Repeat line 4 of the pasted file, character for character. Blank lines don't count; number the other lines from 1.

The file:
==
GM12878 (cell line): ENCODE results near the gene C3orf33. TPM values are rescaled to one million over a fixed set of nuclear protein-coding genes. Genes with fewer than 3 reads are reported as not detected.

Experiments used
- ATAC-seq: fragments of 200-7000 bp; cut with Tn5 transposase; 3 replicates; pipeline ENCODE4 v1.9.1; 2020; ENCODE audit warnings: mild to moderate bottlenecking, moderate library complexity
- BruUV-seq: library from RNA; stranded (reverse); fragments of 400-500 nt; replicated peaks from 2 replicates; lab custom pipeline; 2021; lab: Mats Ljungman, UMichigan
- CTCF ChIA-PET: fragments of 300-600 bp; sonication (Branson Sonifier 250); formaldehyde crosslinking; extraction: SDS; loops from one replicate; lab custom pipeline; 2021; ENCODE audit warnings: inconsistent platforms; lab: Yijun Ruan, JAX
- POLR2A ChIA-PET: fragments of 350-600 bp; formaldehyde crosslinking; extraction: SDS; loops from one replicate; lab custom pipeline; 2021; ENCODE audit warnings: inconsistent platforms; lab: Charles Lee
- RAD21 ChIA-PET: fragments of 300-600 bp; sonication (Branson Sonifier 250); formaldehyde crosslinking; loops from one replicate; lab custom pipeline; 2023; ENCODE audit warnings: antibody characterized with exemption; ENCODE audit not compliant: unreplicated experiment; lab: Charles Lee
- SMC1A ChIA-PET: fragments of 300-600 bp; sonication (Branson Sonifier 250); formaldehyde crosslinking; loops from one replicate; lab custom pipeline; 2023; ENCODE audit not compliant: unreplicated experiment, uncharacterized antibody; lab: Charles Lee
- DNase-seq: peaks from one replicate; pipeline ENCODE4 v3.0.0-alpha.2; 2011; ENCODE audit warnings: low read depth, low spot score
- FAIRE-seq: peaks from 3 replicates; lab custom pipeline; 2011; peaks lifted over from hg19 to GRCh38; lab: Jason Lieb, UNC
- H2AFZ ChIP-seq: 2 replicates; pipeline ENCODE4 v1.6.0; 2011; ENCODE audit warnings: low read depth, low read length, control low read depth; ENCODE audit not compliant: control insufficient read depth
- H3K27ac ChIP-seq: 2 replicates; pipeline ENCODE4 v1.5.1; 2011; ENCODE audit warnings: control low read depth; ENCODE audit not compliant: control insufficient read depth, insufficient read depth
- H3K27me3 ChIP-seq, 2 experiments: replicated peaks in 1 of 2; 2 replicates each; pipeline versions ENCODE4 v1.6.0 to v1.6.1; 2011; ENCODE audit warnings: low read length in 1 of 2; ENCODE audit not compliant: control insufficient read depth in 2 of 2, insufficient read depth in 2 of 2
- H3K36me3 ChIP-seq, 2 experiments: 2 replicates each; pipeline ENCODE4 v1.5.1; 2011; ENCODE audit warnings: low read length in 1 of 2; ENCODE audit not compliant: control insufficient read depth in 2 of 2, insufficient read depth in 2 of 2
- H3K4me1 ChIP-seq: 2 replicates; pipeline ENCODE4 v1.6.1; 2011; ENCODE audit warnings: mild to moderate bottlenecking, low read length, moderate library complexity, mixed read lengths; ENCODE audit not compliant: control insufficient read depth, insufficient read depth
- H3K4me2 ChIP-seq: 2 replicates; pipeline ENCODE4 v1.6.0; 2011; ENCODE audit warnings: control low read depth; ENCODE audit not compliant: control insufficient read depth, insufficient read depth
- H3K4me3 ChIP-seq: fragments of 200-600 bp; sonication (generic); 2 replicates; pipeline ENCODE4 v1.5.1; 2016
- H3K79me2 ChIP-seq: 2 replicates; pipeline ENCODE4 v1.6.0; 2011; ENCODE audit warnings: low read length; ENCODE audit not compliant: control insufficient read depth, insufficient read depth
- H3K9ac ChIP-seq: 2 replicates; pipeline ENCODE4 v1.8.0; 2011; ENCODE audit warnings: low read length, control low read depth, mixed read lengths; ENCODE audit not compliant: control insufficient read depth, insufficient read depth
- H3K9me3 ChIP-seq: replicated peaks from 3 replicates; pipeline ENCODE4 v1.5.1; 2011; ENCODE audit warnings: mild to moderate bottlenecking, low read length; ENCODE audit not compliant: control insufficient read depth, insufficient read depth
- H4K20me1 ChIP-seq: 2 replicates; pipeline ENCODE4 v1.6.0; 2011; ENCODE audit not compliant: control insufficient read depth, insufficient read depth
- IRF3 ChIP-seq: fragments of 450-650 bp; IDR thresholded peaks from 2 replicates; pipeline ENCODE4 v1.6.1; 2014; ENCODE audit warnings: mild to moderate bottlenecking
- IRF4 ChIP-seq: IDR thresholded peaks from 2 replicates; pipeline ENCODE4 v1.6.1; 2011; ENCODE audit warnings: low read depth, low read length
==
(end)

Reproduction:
- BruUV-seq: library from RNA; stranded (reverse); fragments of 400-500 nt; replicated peaks from 2 replicates; lab custom pipeline; 2021; lab: Mats Ljungman, UMichigan